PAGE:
The authors performed a case-controlled psychological autopsy study of 100 successive suicides in Budapest, examining the presence of major depression, alcohol, and drug and/or medicament dependency/ abuse according to DSM-IV. The presence of somatic diseases, psychosocial stress, oppressive experiences, and interpersonal relationship disorders within the period of 1 month previous to death was also examined. The control group of 100 people who died of natural causes was identical with the suicide group in respect of number, sex, and age.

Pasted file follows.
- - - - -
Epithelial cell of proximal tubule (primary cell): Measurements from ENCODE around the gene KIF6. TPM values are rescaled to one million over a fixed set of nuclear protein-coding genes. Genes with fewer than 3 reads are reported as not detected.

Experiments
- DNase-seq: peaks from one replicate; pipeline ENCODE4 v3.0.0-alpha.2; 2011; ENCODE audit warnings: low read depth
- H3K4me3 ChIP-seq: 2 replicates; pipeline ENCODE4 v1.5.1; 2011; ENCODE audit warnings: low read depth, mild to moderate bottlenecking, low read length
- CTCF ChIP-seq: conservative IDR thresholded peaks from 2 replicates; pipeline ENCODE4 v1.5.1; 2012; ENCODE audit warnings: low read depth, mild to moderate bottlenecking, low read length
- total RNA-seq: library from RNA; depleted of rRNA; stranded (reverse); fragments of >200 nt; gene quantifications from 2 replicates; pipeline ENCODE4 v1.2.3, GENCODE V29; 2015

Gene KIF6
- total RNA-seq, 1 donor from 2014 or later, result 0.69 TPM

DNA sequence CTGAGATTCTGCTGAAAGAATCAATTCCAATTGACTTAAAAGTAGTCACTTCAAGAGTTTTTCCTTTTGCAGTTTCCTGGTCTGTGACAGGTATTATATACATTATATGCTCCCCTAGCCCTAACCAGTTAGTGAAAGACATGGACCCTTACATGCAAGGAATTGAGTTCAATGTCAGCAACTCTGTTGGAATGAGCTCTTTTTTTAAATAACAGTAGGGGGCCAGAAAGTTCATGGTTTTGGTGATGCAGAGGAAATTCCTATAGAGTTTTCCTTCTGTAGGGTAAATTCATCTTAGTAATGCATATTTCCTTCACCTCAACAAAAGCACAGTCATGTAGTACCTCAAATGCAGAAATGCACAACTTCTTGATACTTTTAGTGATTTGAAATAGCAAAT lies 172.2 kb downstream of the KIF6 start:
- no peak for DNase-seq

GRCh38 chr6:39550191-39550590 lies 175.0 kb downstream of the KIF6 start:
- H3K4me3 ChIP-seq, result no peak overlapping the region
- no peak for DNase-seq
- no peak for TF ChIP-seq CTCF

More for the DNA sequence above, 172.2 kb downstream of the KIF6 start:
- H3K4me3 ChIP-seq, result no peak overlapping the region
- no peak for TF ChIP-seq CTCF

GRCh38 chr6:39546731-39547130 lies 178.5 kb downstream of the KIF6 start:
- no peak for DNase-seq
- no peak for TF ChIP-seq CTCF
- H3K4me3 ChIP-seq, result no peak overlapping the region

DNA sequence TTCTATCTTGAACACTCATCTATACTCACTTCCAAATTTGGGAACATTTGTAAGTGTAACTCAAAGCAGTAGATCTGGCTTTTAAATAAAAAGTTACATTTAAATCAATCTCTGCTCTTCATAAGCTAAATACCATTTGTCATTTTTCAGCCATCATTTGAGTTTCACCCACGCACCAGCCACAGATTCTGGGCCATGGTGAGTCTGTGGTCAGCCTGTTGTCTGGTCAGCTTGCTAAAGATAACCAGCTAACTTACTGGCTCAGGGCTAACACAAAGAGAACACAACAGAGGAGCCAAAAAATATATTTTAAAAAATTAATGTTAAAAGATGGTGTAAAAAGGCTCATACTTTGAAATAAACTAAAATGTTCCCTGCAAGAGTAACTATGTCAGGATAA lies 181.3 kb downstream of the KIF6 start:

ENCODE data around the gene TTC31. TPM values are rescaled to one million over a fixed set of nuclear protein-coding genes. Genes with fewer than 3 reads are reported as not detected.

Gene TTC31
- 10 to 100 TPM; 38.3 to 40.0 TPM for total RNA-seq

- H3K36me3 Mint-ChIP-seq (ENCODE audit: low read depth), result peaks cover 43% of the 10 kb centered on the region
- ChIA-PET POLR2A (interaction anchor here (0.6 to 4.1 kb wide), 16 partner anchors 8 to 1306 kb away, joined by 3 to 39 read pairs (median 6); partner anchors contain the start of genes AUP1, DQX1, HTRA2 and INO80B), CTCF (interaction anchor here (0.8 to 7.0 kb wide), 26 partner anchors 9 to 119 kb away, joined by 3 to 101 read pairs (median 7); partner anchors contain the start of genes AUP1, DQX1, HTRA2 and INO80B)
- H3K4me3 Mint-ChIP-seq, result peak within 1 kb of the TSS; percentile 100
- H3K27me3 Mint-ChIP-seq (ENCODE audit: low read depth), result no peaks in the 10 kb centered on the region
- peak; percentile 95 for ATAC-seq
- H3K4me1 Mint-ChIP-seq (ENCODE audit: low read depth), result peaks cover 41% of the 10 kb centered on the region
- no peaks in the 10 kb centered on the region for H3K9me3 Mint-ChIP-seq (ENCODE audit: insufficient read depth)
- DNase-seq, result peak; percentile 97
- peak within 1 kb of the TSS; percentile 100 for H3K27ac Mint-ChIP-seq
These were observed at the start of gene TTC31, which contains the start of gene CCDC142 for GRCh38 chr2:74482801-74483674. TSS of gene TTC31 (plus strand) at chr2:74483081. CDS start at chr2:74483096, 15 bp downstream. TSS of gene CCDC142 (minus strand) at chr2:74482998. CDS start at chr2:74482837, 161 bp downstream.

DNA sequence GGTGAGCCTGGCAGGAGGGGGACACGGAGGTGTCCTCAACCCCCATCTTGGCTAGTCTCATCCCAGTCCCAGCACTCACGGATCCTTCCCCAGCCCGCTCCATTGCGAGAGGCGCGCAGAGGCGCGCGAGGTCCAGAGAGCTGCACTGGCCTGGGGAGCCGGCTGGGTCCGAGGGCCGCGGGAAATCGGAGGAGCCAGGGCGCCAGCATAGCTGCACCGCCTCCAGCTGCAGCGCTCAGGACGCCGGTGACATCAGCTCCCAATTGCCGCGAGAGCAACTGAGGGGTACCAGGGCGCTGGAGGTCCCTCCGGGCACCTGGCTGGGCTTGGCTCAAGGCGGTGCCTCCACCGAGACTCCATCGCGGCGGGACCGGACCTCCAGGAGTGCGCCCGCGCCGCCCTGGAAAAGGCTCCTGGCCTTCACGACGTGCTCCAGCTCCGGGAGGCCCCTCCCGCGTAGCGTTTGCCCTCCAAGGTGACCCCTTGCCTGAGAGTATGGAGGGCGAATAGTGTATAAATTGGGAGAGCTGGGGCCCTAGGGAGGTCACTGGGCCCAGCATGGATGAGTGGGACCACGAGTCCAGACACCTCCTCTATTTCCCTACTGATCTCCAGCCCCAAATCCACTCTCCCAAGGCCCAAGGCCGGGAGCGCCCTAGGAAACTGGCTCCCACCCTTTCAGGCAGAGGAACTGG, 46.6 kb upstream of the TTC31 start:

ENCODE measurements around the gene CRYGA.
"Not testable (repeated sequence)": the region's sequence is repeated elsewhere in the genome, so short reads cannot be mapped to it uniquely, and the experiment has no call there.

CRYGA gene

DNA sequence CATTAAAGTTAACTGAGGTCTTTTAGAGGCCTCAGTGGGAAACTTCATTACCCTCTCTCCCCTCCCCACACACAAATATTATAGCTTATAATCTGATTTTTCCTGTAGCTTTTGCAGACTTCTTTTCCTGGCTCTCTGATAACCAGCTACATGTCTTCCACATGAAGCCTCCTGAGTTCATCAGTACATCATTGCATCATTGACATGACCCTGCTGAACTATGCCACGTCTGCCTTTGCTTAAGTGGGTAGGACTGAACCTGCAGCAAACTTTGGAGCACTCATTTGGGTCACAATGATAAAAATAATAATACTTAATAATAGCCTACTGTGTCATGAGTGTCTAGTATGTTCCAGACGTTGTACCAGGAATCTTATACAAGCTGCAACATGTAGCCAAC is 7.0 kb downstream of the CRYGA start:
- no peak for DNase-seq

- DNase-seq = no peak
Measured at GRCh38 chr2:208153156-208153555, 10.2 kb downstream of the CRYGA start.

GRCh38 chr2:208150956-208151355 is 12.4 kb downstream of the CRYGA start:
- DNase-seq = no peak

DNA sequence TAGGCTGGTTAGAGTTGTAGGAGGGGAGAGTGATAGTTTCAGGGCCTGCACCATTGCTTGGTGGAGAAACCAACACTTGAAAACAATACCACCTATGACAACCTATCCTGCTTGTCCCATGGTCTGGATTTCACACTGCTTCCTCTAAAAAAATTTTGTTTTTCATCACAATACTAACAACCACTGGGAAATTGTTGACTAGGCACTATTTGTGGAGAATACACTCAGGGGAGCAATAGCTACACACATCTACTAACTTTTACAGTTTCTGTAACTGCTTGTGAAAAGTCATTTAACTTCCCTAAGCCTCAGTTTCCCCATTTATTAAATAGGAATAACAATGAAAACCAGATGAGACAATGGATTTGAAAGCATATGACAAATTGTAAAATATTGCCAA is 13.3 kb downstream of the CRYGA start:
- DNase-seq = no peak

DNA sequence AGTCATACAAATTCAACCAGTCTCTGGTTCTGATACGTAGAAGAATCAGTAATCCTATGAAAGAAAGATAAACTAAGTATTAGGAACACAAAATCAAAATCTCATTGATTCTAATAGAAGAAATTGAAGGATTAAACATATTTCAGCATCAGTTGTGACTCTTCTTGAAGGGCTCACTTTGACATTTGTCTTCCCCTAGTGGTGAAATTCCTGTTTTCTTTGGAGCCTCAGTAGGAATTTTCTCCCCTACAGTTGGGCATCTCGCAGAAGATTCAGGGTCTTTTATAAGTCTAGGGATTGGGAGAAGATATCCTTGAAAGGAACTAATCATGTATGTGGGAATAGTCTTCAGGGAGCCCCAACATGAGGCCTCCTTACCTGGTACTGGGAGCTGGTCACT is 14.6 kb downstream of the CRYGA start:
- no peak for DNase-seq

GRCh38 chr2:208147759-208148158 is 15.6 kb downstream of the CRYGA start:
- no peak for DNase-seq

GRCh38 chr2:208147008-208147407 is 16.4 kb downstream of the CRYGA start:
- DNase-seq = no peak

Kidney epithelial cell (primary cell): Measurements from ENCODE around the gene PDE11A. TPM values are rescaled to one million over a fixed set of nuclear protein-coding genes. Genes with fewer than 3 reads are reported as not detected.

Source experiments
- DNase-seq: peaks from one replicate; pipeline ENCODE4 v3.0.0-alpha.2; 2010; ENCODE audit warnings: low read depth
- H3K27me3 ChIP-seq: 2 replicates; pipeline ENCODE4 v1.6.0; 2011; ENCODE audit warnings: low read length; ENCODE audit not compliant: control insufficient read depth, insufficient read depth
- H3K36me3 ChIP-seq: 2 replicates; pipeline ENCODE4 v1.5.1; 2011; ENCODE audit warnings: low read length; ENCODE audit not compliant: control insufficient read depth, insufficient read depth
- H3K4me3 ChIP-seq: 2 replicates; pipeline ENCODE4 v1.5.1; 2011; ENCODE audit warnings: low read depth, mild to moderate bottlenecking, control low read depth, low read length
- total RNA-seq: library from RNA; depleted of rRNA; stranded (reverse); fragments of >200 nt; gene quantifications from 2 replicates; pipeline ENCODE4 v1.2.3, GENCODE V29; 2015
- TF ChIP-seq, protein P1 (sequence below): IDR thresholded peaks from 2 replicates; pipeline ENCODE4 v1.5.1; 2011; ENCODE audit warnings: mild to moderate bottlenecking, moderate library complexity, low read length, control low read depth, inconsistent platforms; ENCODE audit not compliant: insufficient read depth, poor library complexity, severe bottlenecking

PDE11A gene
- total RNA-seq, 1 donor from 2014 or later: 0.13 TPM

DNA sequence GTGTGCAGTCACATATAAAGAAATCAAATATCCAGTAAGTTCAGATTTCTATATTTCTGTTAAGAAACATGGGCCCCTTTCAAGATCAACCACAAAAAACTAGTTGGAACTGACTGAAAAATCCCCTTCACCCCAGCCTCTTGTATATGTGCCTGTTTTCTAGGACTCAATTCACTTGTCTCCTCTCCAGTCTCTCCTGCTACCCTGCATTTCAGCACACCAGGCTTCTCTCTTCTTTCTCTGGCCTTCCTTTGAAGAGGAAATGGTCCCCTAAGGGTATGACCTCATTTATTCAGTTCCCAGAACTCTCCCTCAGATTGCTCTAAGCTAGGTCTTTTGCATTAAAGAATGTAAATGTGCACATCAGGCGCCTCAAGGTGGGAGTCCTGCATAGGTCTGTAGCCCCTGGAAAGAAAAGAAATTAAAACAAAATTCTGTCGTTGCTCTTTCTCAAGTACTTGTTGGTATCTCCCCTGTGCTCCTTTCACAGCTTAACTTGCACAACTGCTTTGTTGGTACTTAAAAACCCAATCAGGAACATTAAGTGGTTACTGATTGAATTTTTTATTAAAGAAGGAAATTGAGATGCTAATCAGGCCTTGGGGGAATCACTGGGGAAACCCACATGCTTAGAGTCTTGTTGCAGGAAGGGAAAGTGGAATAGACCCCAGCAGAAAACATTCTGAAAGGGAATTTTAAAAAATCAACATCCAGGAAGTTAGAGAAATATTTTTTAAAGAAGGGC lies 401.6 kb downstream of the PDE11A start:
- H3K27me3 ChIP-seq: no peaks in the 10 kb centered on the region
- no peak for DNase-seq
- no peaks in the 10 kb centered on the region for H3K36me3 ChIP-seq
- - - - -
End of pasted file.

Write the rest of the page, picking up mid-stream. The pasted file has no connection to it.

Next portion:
Results: Among those committing suicide, psychosocial stress, oppressive experiences, and interpersonal relationship disorders were much more frequent and behavioral changes occurred more often in the weeks preceding death compared to the control group. A single suicide attempt during one's life span did not prove to be predictive for a later fatal action, but multiple attempts did. Major depression was diagnosed in 36% of the cases in the suicide group and 17% in the control group. Half of major-depressed suicides (18 persons) and almost all in the control group (16 persons) suffered from reactive (secondary) major depression as a result of somatic disease. Severe alcoholism was found in 33% of the suicide cases and in 44% of the control group. Drug and/or medicament consumption (misuse and/or abuse) occurred in 14% and 8% of the cases, respectively. The data emphasize again that alcoholism seems to be one of the most serious problems in Hungary both in psychological and somatic illnesses.